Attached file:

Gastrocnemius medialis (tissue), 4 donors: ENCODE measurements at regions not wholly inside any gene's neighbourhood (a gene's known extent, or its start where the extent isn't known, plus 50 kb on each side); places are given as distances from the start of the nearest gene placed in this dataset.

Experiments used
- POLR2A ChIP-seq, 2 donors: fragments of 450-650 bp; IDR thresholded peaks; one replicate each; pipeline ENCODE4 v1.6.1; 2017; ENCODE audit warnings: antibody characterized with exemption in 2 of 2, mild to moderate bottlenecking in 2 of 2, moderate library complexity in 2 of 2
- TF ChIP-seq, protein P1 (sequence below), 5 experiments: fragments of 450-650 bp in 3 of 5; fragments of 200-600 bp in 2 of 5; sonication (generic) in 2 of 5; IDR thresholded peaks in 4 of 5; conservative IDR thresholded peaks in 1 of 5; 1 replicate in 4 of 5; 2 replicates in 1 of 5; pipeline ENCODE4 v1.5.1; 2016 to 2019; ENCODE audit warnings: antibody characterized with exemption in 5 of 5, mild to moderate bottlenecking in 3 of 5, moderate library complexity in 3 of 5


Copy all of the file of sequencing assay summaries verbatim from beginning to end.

Gastrocnemius medialis (tissue), 4 donors: ENCODE measurements at regions not wholly inside any gene's neighbourhood (a gene's known extent, or its start where the extent isn't known, plus 50 kb on each side); places are given as distances from the start of the nearest gene placed in this dataset.

Experiments used
- POLR2A ChIP-seq, 2 donors: fragments of 450-650 bp; IDR thresholded peaks; one replicate each; pipeline ENCODE4 v1.6.1; 2017; ENCODE audit warnings: antibody characterized with exemption in 2 of 2, mild to moderate bottlenecking in 2 of 2, moderate library complexity in 2 of 2
- TF ChIP-seq, protein P1 (sequence below), 5 experiments: fragments of 450-650 bp in 3 of 5; fragments of 200-600 bp in 2 of 5; sonication (generic) in 2 of 5; IDR thresholded peaks in 4 of 5; conservative IDR thresholded peaks in 1 of 5; 1 replicate in 4 of 5; 2 replicates in 1 of 5; pipeline ENCODE4 v1.5.1; 2016 to 2019; ENCODE audit warnings: antibody characterized with exemption in 5 of 5, mild to moderate bottlenecking in 3 of 5, moderate library complexity in 3 of 5